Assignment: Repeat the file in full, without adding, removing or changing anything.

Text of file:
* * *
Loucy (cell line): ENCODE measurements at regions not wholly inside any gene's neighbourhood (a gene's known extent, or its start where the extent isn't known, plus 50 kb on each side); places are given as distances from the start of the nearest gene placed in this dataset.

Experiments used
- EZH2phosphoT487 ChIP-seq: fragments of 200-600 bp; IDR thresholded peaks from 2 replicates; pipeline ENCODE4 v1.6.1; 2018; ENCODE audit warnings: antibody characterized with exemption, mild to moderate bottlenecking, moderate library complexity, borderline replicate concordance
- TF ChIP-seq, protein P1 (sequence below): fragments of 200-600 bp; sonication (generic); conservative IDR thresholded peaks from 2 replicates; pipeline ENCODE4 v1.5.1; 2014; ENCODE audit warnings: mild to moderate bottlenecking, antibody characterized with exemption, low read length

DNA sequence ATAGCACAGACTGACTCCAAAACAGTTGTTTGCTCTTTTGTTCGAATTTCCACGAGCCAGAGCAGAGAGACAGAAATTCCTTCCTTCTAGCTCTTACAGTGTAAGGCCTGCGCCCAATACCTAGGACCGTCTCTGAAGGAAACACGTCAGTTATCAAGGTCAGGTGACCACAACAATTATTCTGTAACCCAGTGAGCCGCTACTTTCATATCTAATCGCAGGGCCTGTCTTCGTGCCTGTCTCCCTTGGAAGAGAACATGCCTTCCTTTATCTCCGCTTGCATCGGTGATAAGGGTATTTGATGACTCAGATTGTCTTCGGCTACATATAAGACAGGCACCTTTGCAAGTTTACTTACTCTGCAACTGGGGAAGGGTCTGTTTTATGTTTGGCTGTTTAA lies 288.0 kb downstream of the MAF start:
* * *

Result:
Loucy (cell line): ENCODE measurements at regions not wholly inside any gene's neighbourhood (a gene's known extent, or its start where the extent isn't known, plus 50 kb on each side); places are given as distances from the start of the nearest gene placed in this dataset.

Experiments used
- EZH2phosphoT487 ChIP-seq: fragments of 200-600 bp; IDR thresholded peaks from 2 replicates; pipeline ENCODE4 v1.6.1; 2018; ENCODE audit warnings: antibody characterized with exemption, mild to moderate bottlenecking, moderate library complexity, borderline replicate concordance
- TF ChIP-seq, protein P1 (sequence below): fragments of 200-600 bp; sonication (generic); conservative IDR thresholded peaks from 2 replicates; pipeline ENCODE4 v1.5.1; 2014; ENCODE audit warnings: mild to moderate bottlenecking, antibody characterized with exemption, low read length

DNA sequence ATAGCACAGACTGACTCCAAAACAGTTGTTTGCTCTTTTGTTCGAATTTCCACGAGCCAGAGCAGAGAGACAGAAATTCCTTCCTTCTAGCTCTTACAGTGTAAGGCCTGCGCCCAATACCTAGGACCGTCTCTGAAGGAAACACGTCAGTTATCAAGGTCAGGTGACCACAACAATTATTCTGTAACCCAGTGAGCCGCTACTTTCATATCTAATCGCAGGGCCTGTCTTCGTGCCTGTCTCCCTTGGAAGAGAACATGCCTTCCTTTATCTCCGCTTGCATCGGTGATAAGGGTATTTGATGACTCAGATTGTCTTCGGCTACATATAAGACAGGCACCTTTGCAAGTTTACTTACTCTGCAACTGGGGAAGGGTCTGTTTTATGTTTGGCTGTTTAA lies 288.0 kb downstream of the MAF start: